These will clearly need to be squarely addressed. Meanwhile, sensitive industries in developing countries including small scale industries sustaining a large labor force cannot be allowed to be destroyed.
New issues or new agreements will obviously extract new prices and developing countries are hardly prepared for the same. This becomes particularly relevant now since negotiations for agreements on several new areas are being proposed even while the study process is on. In the areas of Investment, Competition, Trade Facilitation or Transparency in Government Procurement, basic questions remain even on the need for a multilateral agreement.
Most importantly, do the developing countries have the capacity to deal with them? Will we be able to say that they do not impinge strongly on domestic policies that are well removed from trade? Are the basic trade principles like non-discrimination or market access appropriate for dealing with issues like Investment and Competition? Would the Marrakesh remit for WTO which talks only of multilateral trade relations permit these other issues to be covered?
We are very doubtful if we can give affirmative replies to all these questions. It is our considered view that we need to carefully study them further before rushing to decisions. In any case, the Singapore Declaration requires an explicit consensus for any decision to move to negotiations. Let us therefore wait till an explicit consensus emerges on these issues.
We firmly oppose any linkage between trade and labium standards. The Singapore Declaration had once and for all dealt with this issue and there is no need to refer to it again. Similarly, on environment we are strongly opposed to the use of environmental measures for protectionist purposes and to imposition of unilateral trade restrictive measures.
We are convinced that the existing WTO rules are adequate to deal with all legitimate environmental concerns. We should firmly resist negotiations in this area which are not desirable, now or later. We consider them as Trojan horses of protectionism.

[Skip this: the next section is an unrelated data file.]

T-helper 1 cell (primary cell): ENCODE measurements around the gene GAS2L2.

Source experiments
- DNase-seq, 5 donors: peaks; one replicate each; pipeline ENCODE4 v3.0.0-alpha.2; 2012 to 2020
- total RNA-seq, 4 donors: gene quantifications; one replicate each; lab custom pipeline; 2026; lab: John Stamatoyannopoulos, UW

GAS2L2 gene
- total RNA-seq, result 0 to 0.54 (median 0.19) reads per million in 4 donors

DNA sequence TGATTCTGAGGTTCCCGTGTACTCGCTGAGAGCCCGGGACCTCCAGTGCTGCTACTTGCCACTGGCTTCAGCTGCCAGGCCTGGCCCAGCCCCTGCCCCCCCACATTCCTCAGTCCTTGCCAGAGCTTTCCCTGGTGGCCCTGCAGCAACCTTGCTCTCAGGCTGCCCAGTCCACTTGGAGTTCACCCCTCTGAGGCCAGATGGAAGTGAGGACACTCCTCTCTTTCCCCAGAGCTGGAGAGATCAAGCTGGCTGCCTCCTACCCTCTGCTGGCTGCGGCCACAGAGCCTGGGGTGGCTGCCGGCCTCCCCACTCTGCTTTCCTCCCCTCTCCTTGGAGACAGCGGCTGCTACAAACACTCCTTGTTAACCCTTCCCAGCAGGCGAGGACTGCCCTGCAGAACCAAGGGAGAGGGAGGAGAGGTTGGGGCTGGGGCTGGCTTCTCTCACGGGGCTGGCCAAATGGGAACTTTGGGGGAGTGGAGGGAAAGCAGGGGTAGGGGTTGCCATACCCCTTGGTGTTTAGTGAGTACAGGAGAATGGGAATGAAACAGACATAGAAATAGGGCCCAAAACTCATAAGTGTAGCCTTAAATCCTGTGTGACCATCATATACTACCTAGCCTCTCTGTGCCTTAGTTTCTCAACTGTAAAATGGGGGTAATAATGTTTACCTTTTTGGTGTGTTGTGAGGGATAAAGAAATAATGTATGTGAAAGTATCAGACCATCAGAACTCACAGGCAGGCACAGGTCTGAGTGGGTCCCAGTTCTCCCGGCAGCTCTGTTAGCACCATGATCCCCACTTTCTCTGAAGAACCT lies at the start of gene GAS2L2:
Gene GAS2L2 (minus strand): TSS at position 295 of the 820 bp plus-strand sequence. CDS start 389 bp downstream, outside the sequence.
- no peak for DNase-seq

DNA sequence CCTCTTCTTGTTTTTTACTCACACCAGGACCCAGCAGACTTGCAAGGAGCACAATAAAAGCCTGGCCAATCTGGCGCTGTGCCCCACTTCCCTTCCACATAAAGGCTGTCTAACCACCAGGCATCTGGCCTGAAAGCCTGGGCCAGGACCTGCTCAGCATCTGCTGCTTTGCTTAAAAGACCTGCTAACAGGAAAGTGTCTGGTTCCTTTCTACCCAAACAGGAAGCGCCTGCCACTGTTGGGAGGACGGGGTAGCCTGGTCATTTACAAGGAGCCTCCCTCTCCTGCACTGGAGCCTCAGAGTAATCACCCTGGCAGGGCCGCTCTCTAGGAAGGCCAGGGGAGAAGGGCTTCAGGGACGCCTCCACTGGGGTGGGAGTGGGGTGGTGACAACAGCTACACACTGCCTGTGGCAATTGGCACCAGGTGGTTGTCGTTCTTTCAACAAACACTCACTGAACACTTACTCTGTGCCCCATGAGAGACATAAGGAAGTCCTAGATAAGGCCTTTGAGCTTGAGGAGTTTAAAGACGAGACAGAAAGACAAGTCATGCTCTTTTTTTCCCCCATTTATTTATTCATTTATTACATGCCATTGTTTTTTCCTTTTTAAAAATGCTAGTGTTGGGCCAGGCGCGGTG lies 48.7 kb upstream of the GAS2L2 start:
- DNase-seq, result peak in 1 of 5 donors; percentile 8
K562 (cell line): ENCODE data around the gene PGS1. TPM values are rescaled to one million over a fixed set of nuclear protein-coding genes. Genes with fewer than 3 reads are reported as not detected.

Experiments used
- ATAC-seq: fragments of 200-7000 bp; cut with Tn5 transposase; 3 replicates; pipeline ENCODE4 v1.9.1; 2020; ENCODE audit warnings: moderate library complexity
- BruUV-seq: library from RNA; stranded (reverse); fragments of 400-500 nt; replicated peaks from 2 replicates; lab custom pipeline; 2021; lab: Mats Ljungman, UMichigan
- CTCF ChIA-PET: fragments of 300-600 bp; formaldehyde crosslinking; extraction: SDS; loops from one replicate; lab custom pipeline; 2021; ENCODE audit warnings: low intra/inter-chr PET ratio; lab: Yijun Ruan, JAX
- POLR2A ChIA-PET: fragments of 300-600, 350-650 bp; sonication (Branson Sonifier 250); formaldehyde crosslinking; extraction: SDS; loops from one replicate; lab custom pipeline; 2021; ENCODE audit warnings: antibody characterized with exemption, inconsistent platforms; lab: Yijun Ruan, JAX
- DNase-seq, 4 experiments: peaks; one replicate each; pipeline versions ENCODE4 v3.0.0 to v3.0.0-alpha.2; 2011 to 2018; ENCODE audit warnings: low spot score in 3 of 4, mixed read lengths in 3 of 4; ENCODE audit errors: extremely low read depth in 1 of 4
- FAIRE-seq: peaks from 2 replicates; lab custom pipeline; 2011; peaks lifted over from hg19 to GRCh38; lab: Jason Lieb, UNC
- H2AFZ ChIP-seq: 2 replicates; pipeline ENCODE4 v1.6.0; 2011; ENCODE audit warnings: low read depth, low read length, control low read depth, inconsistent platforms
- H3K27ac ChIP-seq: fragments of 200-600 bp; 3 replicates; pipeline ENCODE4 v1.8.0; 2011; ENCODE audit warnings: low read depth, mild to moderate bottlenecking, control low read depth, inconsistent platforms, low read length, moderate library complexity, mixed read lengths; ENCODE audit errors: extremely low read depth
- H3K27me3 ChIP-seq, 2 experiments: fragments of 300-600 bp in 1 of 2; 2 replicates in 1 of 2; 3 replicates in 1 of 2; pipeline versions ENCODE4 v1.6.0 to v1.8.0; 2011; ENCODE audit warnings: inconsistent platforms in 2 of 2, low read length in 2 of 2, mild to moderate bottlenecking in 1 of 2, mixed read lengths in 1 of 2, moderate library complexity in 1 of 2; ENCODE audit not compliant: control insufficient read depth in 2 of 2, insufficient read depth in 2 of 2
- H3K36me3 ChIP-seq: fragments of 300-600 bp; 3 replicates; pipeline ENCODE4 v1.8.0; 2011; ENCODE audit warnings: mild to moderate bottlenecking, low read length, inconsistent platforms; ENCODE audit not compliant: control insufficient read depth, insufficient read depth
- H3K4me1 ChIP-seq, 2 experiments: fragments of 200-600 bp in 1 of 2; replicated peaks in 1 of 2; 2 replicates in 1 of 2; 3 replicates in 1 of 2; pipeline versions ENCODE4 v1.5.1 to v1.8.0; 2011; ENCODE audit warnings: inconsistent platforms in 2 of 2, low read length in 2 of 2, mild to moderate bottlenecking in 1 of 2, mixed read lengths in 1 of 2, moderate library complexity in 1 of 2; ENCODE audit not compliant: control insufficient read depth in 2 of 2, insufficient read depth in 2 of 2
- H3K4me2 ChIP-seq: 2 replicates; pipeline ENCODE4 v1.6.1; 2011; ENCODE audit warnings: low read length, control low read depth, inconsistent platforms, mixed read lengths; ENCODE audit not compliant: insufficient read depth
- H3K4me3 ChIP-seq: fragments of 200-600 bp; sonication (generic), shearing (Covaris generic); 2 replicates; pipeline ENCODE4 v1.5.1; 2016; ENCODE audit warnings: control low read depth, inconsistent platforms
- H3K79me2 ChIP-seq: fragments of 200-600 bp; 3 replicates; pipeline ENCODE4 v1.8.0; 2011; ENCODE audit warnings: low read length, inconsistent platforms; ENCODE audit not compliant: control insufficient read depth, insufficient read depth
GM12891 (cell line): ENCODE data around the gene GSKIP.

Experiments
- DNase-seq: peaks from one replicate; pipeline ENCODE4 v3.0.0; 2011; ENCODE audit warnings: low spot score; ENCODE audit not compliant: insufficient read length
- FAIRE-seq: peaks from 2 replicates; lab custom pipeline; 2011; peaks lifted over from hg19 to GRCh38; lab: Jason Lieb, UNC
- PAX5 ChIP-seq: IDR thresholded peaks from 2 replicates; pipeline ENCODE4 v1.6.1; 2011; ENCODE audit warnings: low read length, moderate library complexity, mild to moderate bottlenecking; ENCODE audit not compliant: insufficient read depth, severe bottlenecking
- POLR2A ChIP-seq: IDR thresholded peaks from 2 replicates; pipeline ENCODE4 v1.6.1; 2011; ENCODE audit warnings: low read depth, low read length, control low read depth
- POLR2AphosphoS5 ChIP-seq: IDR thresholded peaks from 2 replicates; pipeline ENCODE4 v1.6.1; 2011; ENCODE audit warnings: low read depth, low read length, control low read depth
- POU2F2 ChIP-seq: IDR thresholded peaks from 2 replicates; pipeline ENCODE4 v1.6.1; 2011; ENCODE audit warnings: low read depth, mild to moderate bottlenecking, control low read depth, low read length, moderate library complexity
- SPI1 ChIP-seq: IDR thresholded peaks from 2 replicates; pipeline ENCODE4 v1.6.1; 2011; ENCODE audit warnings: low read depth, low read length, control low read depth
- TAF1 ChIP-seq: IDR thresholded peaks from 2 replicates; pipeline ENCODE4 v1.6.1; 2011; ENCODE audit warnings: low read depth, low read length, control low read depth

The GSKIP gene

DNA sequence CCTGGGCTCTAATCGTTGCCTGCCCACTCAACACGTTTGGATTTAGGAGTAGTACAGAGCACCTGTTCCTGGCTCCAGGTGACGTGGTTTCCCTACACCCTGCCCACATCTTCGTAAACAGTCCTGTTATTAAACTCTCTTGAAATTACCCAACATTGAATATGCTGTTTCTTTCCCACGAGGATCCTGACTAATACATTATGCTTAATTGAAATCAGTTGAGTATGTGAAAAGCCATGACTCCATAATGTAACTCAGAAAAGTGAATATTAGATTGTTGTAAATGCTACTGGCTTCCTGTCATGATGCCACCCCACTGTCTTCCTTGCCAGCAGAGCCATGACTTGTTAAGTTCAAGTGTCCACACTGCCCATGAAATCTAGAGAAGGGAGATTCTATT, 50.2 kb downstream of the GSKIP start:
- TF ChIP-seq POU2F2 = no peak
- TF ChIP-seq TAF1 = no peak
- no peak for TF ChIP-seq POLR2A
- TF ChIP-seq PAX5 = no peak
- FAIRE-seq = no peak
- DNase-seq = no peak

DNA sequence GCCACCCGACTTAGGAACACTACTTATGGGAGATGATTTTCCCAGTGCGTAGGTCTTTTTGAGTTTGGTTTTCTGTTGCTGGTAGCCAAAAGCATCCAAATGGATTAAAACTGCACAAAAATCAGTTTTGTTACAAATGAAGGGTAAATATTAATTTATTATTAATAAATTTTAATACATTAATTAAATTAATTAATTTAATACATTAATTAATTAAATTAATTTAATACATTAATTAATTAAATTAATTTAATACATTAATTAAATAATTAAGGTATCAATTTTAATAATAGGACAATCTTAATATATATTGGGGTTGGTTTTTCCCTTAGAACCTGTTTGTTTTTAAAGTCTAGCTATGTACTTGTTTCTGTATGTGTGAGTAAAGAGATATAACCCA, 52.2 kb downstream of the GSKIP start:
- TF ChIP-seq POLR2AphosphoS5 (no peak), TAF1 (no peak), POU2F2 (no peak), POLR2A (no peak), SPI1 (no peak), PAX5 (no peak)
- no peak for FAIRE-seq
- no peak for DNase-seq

The Uruguay Round Agreement on TRIPS (Trade-Related Aspects of International Property Rights) has invited strong reactions from developing country stakeholders. It is important that negotiations are held for extending geographical indications to products other than wines and spirits which are important to many countries. There should also be no misappropriation of the biological and genetic resources and traditional knowledge of the developing countries.
Availability and affordability of essential medicines is a universal human right. WTO should not deny that right. This Conference must send out a clear message to the world that nothing in the TRIPS Agreement shall prevent governments from taking measures to protect public health.
Accordingly, the TRIPS Agreement must be interpreted and implemented in a manner supportive of WTO Members’ right to protect public health and ensure access to medicines for all.
In conclusion, we are of the view that the issues which are not yet ripe must remain with the working groups for further study. India, including many other developing countries, are not ready to accept a new set of onerous commitments.
The road map already charted by the Uruguay Round Agreements should be the future work program and this crucial Ministerial Conference should provide negotiating mandate for resolving outstanding implementation issues and clear guidance on mandated negotiations and reviews.
WTO is for multilateral trading system only. It should not encompass the responsibility for rule making of non-trade-related subjects. Globalization and liberalization have to be addressed at various fora and not in WTO alone.
WTO is not a global government and should not attempt to appropriate to itself what legitimately falls in the domain of national governments and Parliaments. WTO’s core competence is in international trade and we would strongly urge that it stays that way. Then only we can save and strengthen the multilateral trading system.
I am confident that you in your capacity as the Chairman of this Ministerial Conference is fully aware of the expectation, aspirations and concerns of developing countries on all the issues. I am absolutely sure that your experience, wisdom and commitment will enable all of us to find collective solutions to difficult issues in such a way that the final declaration really keeps the needs and interests of developing countries as the central theme of all future WTO activities.
This Globalist Document is adapted from a speech Murasoli Maran gave at the WTO Ministerial Conference